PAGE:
Something to ponder

Isn’t it funny how we believe what the newspapers say, but question what the Bible says?

(Excerpt from: Signs of Hope: Ways to Survive in an Unfriendly World) Chapter 12

Death Has no Calendar. It comes in the Night When you Least Expect it

                            Death Where is Your Sting? 

 

This last Monday I went to a BSF Bible study. BSF stands for Bible Study Fellowship. We were in a group of men that discuss the previous week’s lesson. At the end of our discussion one of the members said, “My friend who has been coming here with me each week has died.” The group was stunned. The man seemed to be in good health. It was very sudden. 

This incident reminded me of one of the chapters from my book, Signs of Hope: Ways to Survive in an Unfriendly World. This is chapter 6.

I hope that you will find some comfort from this post:

 

Where, O death, is your victory? Where, O death, is your sting?

The sting of death is sin, and the power of sin is the law.

1 Corinthians 15:55–56

 

As believers, we have the comfort of knowing we have eternal life. According to Romans 5:12, death comes to all of us. We have to go through the process that all living things must go through. However, we can be reassured that we will have new bodies, and be in heaven with God.

It is also hard to lose loved ones and friends. God doesn’t explain to us why He takes some people earlier than others. It is not for us to decide who should stay. God chooses and we should thank Him for each day we have with our loved ones.

In May of 2001 my father was on his deathbed, dying from a stroke. On this day, I had a close encounter with God. I wanted to make sure that he was right with the Lord. I decided that I was going to talk to him when I was with him at the hospital. I went out into the hall to gather myself and pray.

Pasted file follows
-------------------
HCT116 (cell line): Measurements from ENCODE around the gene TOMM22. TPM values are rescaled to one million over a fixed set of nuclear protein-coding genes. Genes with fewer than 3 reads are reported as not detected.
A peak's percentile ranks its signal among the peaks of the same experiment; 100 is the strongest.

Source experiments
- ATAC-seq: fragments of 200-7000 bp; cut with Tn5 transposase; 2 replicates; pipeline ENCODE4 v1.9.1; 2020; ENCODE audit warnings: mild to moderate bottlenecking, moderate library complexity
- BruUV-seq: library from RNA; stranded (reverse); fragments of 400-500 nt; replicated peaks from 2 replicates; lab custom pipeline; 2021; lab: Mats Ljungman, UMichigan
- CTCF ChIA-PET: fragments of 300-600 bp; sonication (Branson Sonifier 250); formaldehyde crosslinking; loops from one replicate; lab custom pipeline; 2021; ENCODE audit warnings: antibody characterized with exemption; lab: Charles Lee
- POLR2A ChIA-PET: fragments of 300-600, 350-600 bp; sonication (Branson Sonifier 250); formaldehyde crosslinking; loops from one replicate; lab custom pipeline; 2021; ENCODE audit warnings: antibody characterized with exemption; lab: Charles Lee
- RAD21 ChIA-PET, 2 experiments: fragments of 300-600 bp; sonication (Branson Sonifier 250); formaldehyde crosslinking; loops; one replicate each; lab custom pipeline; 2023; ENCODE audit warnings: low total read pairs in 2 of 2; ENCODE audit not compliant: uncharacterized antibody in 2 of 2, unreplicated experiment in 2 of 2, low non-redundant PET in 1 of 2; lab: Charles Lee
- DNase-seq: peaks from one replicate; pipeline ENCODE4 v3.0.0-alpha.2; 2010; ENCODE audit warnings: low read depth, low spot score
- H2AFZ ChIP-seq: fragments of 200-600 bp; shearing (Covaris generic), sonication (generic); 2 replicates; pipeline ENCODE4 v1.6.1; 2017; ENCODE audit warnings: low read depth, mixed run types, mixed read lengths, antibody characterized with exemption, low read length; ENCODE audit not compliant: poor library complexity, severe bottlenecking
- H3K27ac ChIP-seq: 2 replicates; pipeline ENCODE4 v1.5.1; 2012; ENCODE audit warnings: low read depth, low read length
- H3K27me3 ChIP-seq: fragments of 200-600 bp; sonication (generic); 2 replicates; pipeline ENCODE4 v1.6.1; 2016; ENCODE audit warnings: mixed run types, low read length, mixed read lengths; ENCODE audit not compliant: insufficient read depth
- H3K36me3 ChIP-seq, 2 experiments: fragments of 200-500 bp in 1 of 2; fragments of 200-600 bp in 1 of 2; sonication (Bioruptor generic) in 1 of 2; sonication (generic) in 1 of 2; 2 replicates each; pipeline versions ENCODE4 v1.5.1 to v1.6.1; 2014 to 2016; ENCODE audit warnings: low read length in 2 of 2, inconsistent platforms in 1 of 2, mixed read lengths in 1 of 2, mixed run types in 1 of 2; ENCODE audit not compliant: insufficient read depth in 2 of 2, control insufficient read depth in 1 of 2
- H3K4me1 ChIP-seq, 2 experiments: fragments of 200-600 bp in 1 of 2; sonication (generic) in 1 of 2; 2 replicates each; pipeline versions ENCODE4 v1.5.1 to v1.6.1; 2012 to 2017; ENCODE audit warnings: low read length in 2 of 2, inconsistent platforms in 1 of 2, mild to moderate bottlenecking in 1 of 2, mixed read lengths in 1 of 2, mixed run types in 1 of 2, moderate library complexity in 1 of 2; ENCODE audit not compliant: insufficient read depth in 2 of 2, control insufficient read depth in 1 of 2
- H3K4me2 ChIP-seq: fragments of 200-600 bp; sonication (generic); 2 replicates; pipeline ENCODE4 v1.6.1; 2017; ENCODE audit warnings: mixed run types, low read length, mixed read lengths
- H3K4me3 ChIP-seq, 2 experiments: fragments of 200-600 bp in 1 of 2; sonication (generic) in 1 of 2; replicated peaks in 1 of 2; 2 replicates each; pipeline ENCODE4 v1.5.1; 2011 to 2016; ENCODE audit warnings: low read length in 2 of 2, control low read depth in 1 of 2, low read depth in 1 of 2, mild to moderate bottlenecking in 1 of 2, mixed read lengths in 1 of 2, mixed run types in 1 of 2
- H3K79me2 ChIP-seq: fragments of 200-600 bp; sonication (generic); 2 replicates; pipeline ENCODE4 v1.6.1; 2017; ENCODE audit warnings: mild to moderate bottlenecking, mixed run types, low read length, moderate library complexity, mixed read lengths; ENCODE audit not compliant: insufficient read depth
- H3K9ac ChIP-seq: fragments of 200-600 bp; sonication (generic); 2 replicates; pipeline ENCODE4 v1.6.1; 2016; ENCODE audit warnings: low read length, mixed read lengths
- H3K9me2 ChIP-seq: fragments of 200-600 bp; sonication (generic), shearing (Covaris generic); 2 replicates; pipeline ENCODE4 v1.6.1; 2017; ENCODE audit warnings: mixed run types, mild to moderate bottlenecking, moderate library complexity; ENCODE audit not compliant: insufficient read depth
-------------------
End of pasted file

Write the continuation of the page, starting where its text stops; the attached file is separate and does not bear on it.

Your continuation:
I looked to my right. Coming down the hall was the pastor from the church I had been attending. He was coming to visit another member of the church. I stopped him and said I needed him to come in and talk to my father. The pastor did come in and talk to my father, and we were sure then that he had the Lord in his heart. I was overjoyed that the Lord had sent the pastor just at the time I was getting up the courage to talk to my father.

He just happened to be coming to the hospital? He just happened to be on the right floor? He just happened to be in the right wing, and he just happened to be coming down the hall when I went out into the hall? I don’t think so!! God sent my pastor on a mission to talk to my father that morning. My father died two days later.

It is all right to grieve for your loved ones and friends, but if you know they are Christians, you have tremendous comfort. You know you will see them again some day.  

If they are not a Christian, take time to share with them the love of God. You could also have the hospital chaplain talk to them, or have your church’s pastor talk to them. You may even go out into the hall, and have a pastor coming toward you to talk to them!

I also have had the privilege of having many friends that were very dear to me. They each made an impact in my life. In just the last few years, I’ve had to say good-bye to several of them. Physical death took them from us, but spiritually they live on. I am only sharing this to let you know that I will be able to see each of them when it is my turn to walk the walk.